Approximate Release Month: June 1993
Developer: Titus Software
Publisher: Titus Software
The Blues Brothers is extremely rough, but I had an enjoyable time playing through it.
I’m as surprised as anyone about that. The Blues Brothers is yet another misguided licensed product that probably shouldn’t exist. It’s not as dumb of an idea as Wayne’s World or the execrable The Adventures of Rocky and Bullwinkle and Friends, though. There are at least car chases and gunfights in The Blues Brothers movie, which could lend themselves to a game.
There are no car chases or gunfights in The Blues Brothers, though. This is a very standard action-platformer. You play as one (or both, in the two-player cooperative mode) of the Blues Brothers with the goal of reaching the jukebox at the end of the stage. The game has 34 levels in all, with motifs ranging from sewers to warehouses to … uh, a fantasy land with giant mushrooms. There’s a recurring sorta-boss that’s a dragon-snake-thing you must jump on and ride to the end of the level.
And that’s the main problem with the game and probably why The Blues Brothers has such a negative reputation online. It is brazenly unconnected to the source material. It’s so discordant from expectations that it feels like something funny is being pulled. It’s as if the developers had hurriedly reskinned a long-lost The Great Giana Sisters sequel. It would explain a lot, actually. On a platform and an industry filled with bad ideas, The Blues Brothers is so poorly conceived that it feels dirty. Like a scam.
So, I feel some mix of concern and embarrassment that I quite like the game. It does itself no favors by opening with some very basic levels that don’t give a good first impression. It’s not until The Blues Brothers ups the difficulty a bit before you can really tell that the controls are fantastic. Precision jumping is not a problem and movement is responsive. I’d go so far to say that this is one of the best-controlling action games thus far on the Super Nintendo. I’m aware that this is a ridiculous statement to make.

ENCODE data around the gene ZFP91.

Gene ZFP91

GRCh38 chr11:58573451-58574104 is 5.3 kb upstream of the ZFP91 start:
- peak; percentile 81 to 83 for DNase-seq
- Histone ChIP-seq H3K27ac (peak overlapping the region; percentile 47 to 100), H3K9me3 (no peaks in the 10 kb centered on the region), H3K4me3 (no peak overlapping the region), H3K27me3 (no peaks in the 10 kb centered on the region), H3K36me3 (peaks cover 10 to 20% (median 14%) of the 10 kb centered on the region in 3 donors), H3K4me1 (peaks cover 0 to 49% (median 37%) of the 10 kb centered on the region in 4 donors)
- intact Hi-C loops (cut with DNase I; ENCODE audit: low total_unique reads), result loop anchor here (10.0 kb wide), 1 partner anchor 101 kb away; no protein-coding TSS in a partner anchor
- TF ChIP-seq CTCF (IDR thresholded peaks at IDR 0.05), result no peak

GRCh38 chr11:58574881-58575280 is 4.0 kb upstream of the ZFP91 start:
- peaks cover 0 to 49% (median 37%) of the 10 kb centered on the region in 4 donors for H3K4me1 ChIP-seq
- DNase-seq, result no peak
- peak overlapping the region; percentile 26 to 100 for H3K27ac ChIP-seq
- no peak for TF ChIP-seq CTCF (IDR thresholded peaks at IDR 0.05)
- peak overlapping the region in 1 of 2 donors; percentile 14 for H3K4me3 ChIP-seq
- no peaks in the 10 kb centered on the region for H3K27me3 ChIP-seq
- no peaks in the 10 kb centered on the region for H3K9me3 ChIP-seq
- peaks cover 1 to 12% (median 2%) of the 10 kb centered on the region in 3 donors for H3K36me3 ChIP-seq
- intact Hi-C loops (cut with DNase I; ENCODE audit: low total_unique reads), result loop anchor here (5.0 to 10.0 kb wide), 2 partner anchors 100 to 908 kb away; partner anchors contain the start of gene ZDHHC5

Most levels have a gimmick, which can be annoying, but the levels are almost all short and not too challenging. Nothing egregious overstays its welcome, and the generous mid-level checkpoints mean that dying isn’t as awful as it could be. Too many stages are cycle-based, though, meaning that if you are just a bit too slow you’ll need to wait around for a platform or something to line up so you can continue on. On the flip side, a handful of later stages have some gentle puzzle elements that are neat diversions. One has you destroy blocks as you descend through the level so a trampoline will be waiting at the end to let you complete the level. These kinds of flourishes are simple, but it gives some of the levels in The Blues Brothers some texture that would otherwise be missing.
I do wish that the game wouldn’t repeat the same low-quality voice clip every time you pick up an item, though.
I don’t finish many games during coverage of SNES A Day. But it says something that I finished The Blues Brothers despite its obvious and myriad flaws. So obvious and myriad that I’m worried that I’m totally off-base with recommending this game. I had a lot of fun playing it, though!
Next time: The title Cacoma Knight in Bizyland tells you absolutely nothing about the game, and that’s rad.